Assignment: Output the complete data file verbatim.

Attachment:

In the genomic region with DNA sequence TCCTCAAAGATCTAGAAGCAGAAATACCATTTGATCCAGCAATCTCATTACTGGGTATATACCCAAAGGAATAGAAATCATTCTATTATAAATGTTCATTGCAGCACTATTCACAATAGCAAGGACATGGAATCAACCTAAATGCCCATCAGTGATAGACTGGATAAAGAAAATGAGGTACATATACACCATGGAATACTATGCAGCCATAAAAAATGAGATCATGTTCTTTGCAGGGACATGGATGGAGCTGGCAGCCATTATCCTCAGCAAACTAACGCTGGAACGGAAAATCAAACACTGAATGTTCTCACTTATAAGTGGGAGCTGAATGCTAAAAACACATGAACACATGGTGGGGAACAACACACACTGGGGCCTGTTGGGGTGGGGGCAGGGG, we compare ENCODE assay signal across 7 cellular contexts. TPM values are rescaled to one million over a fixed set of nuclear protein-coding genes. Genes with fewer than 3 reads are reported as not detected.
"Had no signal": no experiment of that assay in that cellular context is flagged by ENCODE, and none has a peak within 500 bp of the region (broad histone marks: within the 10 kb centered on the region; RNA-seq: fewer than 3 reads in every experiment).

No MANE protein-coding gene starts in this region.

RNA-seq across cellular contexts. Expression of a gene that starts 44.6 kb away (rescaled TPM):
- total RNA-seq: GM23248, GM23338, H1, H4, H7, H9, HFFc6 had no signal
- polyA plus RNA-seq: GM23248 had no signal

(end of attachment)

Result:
In the genomic region with DNA sequence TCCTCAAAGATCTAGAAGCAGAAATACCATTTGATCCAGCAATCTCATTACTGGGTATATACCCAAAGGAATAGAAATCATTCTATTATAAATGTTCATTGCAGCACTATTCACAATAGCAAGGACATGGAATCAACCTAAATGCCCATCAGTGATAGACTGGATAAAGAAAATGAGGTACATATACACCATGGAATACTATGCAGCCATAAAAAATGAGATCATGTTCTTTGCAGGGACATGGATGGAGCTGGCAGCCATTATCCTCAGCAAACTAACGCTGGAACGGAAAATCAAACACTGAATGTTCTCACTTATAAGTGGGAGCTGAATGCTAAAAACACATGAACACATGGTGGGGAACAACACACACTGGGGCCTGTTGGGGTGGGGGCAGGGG, we compare ENCODE assay signal across 7 cellular contexts. TPM values are rescaled to one million over a fixed set of nuclear protein-coding genes. Genes with fewer than 3 reads are reported as not detected.
"Had no signal": no experiment of that assay in that cellular context is flagged by ENCODE, and none has a peak within 500 bp of the region (broad histone marks: within the 10 kb centered on the region; RNA-seq: fewer than 3 reads in every experiment).

No MANE protein-coding gene starts in this region.

RNA-seq across cellular contexts. Expression of a gene that starts 44.6 kb away (rescaled TPM):
- total RNA-seq: GM23248, GM23338, H1, H4, H7, H9, HFFc6 had no signal
- polyA plus RNA-seq: GM23248 had no signal